If you are the adult child of an aging parent, watching your parent succumb to the physical and/or mental deterioration that accompanies the aging process can be extremely difficult. Making the decision to seek guardianship over your parent can be a heart-wrenching decision because it often feels as though you are taking away a parent’s independence. As an Indianapolis guardianship attorney at Frank & Kraft explains, it helps to recognize how your aging parent might actually benefit from guardianship.
What Is an Adult Guardianship?
Guardianship is a legal relationship, established through a court process, whereby a responsible adult or organization is appointed (the “guardian”) to care for someone who needs help (the “ward”) caring for himself/herself and/or managing his/her finances. Indiana recognizes both a Guardianship of the Person and a Guardianship of the Estate. A Guardianship of the Person is established when an adult is unable to care for his/her personal needs, such as maintaining regular hygiene and taking prescribed medication. A Guardian of the Person will be responsible for protecting the adult and will have the authority to make personal decisions for the adult, such as where he/she will live. A Guardianship of the Estate is established when an adult cannot handle financial matters. The court might appoint one type of guardian or both types, depending on the needs of the ward.
Does My Parent Need a Guardian?
Unfortunately, a “one size fits all” test does not exist for determining when a parent needs a guardian. Instead, it is a highly personal decision that must be made based on the unique set of circumstances in which you find your parent. It may help though to consider what the American Bar Association (ABA) has said about the subject. According to the ABA, a senior may need a guardian:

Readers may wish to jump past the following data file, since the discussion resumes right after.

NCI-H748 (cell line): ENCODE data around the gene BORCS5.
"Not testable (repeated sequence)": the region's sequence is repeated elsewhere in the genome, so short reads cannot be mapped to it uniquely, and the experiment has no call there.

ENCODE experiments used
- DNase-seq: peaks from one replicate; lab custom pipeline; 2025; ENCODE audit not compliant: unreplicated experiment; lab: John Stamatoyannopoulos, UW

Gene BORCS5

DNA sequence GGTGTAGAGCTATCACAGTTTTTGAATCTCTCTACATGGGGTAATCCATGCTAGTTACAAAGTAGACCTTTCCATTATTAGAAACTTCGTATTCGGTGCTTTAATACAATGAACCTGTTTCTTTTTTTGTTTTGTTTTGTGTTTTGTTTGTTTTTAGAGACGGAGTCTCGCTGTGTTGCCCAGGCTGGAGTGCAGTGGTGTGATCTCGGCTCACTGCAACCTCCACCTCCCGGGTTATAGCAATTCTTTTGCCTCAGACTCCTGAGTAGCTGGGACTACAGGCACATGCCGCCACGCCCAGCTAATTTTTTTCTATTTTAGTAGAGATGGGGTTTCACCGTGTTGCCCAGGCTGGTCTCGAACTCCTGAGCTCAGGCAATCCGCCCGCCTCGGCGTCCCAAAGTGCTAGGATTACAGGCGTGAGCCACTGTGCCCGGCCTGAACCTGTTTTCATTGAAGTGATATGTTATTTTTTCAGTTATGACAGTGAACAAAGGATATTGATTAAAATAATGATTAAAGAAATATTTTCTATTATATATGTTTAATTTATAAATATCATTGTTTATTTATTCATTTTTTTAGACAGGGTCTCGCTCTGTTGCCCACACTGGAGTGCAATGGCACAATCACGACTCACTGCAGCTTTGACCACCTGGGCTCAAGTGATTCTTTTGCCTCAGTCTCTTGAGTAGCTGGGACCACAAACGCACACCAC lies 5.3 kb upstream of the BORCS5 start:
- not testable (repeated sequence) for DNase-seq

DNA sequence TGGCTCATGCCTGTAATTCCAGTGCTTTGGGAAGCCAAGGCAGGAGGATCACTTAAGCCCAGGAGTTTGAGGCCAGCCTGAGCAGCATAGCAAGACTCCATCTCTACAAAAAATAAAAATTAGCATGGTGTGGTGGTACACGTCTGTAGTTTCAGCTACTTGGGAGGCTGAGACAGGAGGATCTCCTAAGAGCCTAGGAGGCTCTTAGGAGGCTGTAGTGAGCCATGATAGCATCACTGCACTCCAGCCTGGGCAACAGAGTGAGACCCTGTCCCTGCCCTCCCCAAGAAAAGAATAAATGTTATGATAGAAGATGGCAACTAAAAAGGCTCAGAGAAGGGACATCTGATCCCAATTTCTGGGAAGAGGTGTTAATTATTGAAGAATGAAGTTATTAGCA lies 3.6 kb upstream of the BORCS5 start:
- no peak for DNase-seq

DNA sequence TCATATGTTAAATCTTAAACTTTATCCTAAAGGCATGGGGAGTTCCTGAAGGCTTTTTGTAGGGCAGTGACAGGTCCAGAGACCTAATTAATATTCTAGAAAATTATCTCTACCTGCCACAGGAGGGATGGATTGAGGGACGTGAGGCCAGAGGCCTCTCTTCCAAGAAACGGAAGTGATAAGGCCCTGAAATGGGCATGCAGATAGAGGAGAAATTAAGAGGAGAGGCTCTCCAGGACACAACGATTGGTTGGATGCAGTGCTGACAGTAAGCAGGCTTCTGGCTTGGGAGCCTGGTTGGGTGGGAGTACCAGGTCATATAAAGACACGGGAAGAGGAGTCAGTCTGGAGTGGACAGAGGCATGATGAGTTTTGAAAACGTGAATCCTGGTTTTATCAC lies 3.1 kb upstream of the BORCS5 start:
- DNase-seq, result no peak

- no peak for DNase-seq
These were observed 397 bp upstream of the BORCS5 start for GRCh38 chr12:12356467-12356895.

- When they can no longer manage their affairs because of serious incapacity, and
- No other voluntary arrangements for decision making and management have been set up ahead of time, or if they have been set up, they are not working well, and
- Serious harm will come to the individual if no legally authorized decision maker is appointed.
The ABA goes on to say “A decision to seek guardianship should never be based on stereotypical notions of old age or handicaps. A person has the right to make foolish or risky decisions. These decisions by themselves do not mean that the person lacks capacity. A competent person chooses to run risks. An incompetent person runs risks not by choice, but by happenstance.
Benefits of Guardianship
Like many people contemplating the need to petition for guardianship of a parent, it may be easy for you to think of reasons not to move forward. You may feel as though you are betraying your parent in some way or that you are taking away your parent’s autonomy and independence. What you need to realize, however, is that failing to move forward could leave your parent vulnerable to elder abuse or victimization by those who prey on the elderly. In addition, there are numerous other advantages to have a guardianship in place, such as:
- Other members of the family know that someone is dedicated and devoted to caring for their family member.
- You have clearly established legal authority to interact with third parties, such as a long-term care facility, physicians, government agencies, and even law enforcement officers if necessary.
- Someone has the authority to receive income and benefits and pay bills
- A process is in place for major decision making including long term care and residence.
- The legal ability to consent to medical treatment is in place.
- Assets are protected and managed properly.
Contact an Indianapolis Guardianship Attorney
For more information, please download our FREE estate planning worksheet. If you have additional questions or concerns about the benefits of guardianship for an aging parent, contact an experienced Indianapolis guardianship attorney at Frank & Kraft by calling (317) 684-1100 to schedule an appointment.
Mr. Kraft assists clients primarily in the areas of estate planning and administration, Medicaid planning, federal and state taxation, real estate and corporate law, bringing the added perspective of an accounting background to his work.
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